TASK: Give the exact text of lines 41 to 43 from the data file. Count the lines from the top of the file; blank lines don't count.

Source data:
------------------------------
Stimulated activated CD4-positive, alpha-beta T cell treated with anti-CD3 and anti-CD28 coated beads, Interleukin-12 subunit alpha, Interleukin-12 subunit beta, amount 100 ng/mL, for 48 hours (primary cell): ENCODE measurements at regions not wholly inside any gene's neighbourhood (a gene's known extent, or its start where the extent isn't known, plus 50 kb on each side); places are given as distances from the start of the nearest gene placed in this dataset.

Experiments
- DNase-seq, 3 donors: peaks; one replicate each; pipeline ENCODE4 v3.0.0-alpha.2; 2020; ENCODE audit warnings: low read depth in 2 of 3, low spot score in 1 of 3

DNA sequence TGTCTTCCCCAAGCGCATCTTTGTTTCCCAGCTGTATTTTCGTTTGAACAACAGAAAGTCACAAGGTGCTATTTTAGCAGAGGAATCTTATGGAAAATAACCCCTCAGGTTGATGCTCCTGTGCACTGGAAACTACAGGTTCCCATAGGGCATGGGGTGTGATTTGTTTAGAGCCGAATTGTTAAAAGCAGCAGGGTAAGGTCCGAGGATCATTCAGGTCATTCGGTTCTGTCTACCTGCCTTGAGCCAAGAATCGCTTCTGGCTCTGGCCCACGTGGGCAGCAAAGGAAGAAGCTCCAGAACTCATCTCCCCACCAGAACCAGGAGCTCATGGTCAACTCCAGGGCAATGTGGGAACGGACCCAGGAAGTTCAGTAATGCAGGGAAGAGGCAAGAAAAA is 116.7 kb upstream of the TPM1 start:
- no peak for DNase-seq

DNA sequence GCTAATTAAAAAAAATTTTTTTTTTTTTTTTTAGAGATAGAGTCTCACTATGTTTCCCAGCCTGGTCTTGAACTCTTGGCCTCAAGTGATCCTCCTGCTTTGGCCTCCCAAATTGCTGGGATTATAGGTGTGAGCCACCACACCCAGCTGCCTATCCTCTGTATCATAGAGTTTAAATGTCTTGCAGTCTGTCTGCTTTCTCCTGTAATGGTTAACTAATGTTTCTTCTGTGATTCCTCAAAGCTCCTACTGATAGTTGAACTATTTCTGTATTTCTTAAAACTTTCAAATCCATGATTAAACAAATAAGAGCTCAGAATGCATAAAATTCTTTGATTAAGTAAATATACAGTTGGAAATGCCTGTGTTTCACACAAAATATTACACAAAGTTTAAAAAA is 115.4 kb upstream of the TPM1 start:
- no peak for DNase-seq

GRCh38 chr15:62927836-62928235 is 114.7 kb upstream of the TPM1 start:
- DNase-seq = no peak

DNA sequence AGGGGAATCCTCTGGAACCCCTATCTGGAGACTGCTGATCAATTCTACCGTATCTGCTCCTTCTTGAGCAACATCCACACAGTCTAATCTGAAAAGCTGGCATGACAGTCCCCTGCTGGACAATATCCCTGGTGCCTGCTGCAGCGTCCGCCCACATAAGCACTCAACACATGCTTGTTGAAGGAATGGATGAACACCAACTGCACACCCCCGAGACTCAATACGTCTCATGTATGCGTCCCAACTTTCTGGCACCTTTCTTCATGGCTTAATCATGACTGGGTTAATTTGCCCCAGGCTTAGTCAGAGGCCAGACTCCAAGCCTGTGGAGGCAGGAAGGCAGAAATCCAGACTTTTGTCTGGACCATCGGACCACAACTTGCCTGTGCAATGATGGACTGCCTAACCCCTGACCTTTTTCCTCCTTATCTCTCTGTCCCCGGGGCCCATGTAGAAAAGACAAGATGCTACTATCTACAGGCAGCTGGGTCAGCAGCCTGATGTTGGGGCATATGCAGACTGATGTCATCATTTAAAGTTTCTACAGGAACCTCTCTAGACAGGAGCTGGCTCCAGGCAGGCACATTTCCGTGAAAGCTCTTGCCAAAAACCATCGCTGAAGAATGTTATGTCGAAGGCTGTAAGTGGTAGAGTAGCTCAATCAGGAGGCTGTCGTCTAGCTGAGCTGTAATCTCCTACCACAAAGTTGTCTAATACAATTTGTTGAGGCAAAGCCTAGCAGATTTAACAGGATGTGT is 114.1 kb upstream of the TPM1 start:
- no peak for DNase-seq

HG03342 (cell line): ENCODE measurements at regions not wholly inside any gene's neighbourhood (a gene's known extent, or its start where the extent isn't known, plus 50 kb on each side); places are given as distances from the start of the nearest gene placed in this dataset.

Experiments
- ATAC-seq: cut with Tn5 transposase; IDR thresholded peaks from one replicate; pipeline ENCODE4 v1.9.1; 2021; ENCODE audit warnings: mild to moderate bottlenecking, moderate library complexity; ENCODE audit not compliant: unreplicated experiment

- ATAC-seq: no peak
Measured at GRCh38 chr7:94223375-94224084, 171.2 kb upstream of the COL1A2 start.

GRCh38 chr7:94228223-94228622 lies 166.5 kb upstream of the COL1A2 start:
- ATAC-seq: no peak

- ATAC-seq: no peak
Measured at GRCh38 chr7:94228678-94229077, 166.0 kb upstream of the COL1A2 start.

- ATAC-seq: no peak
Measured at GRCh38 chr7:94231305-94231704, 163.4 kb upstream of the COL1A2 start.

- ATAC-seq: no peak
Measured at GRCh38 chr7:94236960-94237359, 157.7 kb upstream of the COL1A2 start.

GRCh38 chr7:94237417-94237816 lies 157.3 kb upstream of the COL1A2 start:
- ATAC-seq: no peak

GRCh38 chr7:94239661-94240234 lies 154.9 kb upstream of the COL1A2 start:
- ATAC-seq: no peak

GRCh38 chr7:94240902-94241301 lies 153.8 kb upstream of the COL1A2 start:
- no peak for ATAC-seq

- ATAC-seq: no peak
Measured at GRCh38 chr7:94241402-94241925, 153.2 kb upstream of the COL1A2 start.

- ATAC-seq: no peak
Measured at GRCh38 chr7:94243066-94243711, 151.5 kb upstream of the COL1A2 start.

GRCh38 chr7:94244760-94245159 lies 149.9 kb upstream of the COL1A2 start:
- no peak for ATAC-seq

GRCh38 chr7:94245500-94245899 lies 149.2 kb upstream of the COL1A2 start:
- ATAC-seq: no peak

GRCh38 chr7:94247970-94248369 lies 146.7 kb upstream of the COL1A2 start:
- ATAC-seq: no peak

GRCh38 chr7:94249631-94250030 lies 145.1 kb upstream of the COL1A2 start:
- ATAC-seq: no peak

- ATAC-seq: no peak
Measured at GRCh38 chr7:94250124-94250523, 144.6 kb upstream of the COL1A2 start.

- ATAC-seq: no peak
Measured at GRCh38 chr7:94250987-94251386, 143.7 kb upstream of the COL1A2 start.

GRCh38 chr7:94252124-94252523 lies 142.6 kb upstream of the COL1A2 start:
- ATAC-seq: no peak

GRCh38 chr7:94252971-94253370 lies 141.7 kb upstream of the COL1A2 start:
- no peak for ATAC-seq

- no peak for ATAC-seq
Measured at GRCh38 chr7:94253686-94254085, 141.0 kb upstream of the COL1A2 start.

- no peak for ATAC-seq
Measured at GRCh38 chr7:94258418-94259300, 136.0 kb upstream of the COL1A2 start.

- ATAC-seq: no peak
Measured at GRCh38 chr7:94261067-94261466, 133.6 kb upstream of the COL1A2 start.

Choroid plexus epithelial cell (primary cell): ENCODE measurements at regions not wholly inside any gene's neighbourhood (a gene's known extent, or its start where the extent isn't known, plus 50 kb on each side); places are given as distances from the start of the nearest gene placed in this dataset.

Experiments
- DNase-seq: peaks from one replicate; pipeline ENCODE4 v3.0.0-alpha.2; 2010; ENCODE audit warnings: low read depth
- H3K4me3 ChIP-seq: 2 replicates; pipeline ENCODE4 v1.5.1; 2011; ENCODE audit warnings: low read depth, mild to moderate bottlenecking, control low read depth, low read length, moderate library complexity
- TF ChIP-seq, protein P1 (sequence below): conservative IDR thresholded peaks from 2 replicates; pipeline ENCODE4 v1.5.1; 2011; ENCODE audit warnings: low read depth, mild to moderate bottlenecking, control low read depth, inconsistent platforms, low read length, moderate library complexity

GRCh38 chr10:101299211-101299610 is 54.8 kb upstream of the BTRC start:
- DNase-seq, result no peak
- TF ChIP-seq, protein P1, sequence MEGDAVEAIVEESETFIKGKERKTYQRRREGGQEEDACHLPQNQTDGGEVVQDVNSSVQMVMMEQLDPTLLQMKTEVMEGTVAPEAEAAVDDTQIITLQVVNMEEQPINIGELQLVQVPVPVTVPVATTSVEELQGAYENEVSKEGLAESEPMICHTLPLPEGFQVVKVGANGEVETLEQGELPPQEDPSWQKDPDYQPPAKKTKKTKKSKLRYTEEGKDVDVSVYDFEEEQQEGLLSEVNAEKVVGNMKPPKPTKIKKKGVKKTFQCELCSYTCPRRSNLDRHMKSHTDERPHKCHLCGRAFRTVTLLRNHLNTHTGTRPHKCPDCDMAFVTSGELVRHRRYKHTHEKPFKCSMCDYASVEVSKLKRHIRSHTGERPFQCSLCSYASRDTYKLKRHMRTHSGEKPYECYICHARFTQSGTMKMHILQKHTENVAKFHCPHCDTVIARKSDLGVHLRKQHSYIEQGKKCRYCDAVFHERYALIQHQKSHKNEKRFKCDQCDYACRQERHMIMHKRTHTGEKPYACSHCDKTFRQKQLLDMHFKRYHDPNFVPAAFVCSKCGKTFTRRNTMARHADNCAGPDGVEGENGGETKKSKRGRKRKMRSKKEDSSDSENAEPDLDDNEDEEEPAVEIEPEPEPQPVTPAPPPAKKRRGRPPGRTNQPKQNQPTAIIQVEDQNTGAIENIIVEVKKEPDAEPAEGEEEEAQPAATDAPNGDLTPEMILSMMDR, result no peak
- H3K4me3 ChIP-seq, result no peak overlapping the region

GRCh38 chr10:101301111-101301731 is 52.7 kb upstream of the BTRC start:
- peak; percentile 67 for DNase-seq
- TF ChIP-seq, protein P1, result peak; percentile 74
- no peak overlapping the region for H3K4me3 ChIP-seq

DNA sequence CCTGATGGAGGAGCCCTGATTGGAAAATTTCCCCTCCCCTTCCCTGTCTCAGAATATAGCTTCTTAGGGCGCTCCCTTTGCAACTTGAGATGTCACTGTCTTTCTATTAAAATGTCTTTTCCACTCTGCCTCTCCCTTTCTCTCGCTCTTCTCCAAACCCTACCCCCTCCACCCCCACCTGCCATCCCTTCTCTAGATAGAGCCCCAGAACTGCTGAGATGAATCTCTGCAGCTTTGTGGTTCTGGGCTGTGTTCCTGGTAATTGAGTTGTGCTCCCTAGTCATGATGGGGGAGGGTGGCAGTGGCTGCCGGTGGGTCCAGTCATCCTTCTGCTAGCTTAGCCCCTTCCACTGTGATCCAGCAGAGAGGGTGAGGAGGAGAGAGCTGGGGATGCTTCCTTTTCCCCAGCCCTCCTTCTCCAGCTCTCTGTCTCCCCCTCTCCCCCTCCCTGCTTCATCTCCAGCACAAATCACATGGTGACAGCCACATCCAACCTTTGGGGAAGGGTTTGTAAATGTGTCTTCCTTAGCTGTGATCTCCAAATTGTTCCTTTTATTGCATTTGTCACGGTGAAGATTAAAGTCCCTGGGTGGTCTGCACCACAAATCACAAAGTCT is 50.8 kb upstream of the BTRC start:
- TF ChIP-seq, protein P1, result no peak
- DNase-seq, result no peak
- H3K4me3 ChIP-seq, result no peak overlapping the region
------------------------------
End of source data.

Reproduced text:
GRCh38 chr7:94249631-94250030 lies 145.1 kb upstream of the COL1A2 start:
- ATAC-seq: no peak

- ATAC-seq: no peak